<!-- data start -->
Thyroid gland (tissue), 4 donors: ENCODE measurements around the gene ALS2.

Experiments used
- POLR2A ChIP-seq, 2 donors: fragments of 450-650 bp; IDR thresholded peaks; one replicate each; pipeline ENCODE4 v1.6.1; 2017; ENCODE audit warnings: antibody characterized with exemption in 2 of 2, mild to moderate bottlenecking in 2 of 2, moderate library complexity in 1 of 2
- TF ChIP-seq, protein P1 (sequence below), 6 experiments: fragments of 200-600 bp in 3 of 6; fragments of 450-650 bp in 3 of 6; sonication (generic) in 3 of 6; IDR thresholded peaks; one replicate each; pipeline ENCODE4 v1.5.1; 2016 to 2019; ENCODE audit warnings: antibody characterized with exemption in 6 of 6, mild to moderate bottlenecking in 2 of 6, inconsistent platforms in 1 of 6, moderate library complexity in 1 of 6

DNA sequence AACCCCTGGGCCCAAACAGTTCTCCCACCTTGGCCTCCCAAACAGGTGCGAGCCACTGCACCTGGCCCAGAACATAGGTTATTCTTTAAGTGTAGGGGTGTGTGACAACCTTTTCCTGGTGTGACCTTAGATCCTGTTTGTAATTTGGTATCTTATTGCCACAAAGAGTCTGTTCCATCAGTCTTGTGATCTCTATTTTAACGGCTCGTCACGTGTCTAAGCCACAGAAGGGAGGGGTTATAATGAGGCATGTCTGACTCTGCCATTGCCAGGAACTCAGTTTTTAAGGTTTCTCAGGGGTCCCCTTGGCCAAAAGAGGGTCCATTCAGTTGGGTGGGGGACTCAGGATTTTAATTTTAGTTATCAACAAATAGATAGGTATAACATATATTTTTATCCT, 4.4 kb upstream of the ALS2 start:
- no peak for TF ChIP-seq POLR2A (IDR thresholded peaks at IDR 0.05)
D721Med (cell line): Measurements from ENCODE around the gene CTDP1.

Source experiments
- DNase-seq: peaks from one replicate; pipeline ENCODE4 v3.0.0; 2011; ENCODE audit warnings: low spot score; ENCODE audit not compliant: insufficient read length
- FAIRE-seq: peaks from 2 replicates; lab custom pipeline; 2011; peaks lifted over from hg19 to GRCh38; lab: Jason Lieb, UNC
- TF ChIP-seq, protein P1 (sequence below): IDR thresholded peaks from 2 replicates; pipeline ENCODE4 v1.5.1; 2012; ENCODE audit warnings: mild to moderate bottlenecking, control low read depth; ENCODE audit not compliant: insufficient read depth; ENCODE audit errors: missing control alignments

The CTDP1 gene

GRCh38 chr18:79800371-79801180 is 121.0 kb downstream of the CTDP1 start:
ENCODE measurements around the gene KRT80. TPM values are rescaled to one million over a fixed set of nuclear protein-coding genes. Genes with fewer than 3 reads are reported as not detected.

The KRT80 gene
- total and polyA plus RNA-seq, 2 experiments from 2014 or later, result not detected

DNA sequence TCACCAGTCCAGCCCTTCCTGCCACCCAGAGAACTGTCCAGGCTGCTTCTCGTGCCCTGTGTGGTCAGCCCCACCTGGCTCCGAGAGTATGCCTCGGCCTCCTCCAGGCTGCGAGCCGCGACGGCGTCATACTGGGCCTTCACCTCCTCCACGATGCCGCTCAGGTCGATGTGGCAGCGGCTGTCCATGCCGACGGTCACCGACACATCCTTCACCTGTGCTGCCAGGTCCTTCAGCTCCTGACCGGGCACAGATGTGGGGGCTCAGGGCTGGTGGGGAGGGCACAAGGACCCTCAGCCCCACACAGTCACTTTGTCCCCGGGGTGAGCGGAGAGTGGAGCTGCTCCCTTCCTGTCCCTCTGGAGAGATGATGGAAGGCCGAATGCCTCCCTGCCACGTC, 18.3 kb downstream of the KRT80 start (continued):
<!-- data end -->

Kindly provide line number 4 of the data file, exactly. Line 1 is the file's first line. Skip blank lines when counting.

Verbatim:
- TF ChIP-seq, protein P1 (sequence below), 6 experiments: fragments of 200-600 bp in 3 of 6; fragments of 450-650 bp in 3 of 6; sonication (generic) in 3 of 6; IDR thresholded peaks; one replicate each; pipeline ENCODE4 v1.5.1; 2016 to 2019; ENCODE audit warnings: antibody characterized with exemption in 6 of 6, mild to moderate bottlenecking in 2 of 6, inconsistent platforms in 1 of 6, moderate library complexity in 1 of 6